This novel is set in rural Missouri in 1924, after an influenza plague has ravaged the small town that is Cyrus Thatcher’s home, while many wonder how the aforementioned young man has survived the sickness, it is clear to the town 13 years later that he is odd.
The plot of this novel is set up in the prologue, with the main character Cyrus Thatcher being born just a year after a flu outbreak has ravaged his hometown, he falls victim to the illness but survives, much to the dismay of his fellow townspeople, and Cyrus discovers he has gained supernatural abilities, and thus you might believe this is your typical chosen one formulaic story, but it is really the characters that make this particular tale anything but.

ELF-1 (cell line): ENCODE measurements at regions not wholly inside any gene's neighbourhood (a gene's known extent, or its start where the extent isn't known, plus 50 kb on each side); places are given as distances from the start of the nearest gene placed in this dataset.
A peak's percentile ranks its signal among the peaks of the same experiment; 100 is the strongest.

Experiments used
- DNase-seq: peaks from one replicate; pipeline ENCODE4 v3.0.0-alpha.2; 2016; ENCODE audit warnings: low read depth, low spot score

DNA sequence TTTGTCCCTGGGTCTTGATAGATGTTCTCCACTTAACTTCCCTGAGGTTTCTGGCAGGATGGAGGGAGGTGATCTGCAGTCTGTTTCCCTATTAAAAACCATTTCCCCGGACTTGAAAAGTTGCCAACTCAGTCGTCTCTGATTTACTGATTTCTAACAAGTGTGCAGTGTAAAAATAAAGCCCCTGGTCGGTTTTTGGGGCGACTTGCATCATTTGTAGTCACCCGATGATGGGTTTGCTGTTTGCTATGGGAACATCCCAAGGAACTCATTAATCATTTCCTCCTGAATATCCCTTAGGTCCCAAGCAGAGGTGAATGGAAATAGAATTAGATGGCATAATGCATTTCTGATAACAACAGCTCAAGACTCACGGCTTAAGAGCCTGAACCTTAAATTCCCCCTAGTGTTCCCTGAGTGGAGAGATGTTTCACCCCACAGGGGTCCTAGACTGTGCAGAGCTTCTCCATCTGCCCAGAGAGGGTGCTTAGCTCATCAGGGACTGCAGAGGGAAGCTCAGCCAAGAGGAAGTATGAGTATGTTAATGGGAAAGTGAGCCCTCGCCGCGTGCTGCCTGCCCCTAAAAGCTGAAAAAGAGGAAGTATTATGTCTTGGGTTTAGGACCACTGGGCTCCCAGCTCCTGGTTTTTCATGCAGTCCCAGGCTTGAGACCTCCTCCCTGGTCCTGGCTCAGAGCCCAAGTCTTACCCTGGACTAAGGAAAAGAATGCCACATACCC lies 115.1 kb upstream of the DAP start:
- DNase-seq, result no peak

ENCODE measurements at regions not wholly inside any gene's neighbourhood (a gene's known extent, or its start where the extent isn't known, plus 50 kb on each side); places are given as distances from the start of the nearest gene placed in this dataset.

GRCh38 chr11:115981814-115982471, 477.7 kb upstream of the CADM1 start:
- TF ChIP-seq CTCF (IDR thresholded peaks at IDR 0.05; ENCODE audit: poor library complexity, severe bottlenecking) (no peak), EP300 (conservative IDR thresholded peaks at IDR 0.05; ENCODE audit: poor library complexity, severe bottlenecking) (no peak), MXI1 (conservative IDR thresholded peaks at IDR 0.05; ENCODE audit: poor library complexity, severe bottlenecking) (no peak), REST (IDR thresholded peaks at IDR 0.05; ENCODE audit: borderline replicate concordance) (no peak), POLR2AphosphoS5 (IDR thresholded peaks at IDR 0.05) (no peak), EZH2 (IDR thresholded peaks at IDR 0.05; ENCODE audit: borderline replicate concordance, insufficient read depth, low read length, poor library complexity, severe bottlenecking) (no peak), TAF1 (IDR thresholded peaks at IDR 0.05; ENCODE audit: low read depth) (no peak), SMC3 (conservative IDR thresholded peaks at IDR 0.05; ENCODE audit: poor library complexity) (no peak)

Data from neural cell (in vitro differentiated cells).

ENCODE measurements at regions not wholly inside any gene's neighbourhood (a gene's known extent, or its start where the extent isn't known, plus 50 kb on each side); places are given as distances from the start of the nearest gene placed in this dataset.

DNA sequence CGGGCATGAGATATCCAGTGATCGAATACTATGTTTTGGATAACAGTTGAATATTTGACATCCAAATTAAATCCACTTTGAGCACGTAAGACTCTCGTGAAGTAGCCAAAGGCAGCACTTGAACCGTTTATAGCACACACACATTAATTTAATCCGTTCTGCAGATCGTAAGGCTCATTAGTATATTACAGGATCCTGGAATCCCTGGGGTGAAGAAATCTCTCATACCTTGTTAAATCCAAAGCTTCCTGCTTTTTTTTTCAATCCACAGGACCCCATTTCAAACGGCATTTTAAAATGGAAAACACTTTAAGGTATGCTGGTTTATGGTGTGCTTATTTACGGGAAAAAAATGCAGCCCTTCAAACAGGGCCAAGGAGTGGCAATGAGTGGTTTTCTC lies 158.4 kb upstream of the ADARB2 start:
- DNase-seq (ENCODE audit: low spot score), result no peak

Cyrus Thatcher and the people he meets throughout are this novel’s heart and soul. Cyrus lives with his parents, Howard and Sarah Thatcher, and younger sister Althea. Cyrus and his mother suffer in silence, at the hands of his father’s physical and emotional abuse, only made worse when the circus comes to town one day. Howard clearly hides the fact that he abuses his wife and son from his friends and the general public, and thus is portrayed as a phony, manipulative, controlling, troubled person who seems to take joy in being the patriarch of this family in the worst ways possible. Both of Cyrus’s parents have no clue how to help their son with his powers. His father is anything but interested in the events in his son’s life, leaving his wife to pick up the slack. During the circus, Cyrus deals heavily with weird visions of horrifying imagery, and the novel’s introduction to a group of cult-like antagonists, who kidnap his sister Althea as he and his family are returning home. After a confrontation with Howard, Cyrus is wounded, and is nursed to health by a man named Angus, who the town suspects is kidnapping children and accuses him of whatever other unholy actions they can think of. Angus though, is a kind man with a warm, comforting presence with plenty of knowledge regarding Cyrus’s supernatural abilities, as Angus discovered that he also was what he describes as a “Seer”, a person who can see another’s memories, and gain full control over their mind and body, manipulating their subjects. Angus also has information for Cyrus regarding Althea’s kidnappers, led by a woman named Lysica, who is worshipped as a queen, and is later revealed to be answering to powers above her in this cult-like movement. I didn’t even cover half of the characters in this novel, and this section is already a 20-paragraph essay well on its way to a novel, so I will end by just saying that each of the characters are deep, complex, and extraordinarily unconventional.